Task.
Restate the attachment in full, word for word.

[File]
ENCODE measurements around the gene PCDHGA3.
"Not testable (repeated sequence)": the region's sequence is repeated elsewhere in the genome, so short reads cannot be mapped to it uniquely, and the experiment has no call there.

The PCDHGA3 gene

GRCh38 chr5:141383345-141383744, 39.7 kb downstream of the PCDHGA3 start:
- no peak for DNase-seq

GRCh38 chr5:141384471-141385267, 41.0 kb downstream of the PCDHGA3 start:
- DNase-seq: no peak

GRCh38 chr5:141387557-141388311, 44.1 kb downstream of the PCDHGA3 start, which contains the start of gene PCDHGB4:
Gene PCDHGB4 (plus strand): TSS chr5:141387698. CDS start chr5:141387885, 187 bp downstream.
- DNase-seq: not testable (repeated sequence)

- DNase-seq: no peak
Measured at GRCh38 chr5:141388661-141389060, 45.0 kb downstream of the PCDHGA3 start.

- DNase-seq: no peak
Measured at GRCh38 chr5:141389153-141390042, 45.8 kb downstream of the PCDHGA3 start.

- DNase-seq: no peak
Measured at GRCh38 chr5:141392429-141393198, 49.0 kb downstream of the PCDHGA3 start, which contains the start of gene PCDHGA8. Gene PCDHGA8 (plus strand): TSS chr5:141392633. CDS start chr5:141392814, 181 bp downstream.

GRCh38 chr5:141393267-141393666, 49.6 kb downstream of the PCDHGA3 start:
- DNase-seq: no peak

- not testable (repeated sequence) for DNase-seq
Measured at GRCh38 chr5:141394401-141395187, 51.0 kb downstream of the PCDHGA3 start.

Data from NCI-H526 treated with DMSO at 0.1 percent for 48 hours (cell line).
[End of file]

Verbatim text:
ENCODE measurements around the gene PCDHGA3.
"Not testable (repeated sequence)": the region's sequence is repeated elsewhere in the genome, so short reads cannot be mapped to it uniquely, and the experiment has no call there.

The PCDHGA3 gene

GRCh38 chr5:141383345-141383744, 39.7 kb downstream of the PCDHGA3 start:
- no peak for DNase-seq

GRCh38 chr5:141384471-141385267, 41.0 kb downstream of the PCDHGA3 start:
- DNase-seq: no peak

GRCh38 chr5:141387557-141388311, 44.1 kb downstream of the PCDHGA3 start, which contains the start of gene PCDHGB4:
Gene PCDHGB4 (plus strand): TSS chr5:141387698. CDS start chr5:141387885, 187 bp downstream.
- DNase-seq: not testable (repeated sequence)

- DNase-seq: no peak
Measured at GRCh38 chr5:141388661-141389060, 45.0 kb downstream of the PCDHGA3 start.

- DNase-seq: no peak
Measured at GRCh38 chr5:141389153-141390042, 45.8 kb downstream of the PCDHGA3 start.

- DNase-seq: no peak
Measured at GRCh38 chr5:141392429-141393198, 49.0 kb downstream of the PCDHGA3 start, which contains the start of gene PCDHGA8. Gene PCDHGA8 (plus strand): TSS chr5:141392633. CDS start chr5:141392814, 181 bp downstream.

GRCh38 chr5:141393267-141393666, 49.6 kb downstream of the PCDHGA3 start:
- DNase-seq: no peak

- not testable (repeated sequence) for DNase-seq
Measured at GRCh38 chr5:141394401-141395187, 51.0 kb downstream of the PCDHGA3 start.

Data from NCI-H526 treated with DMSO at 0.1 percent for 48 hours (cell line).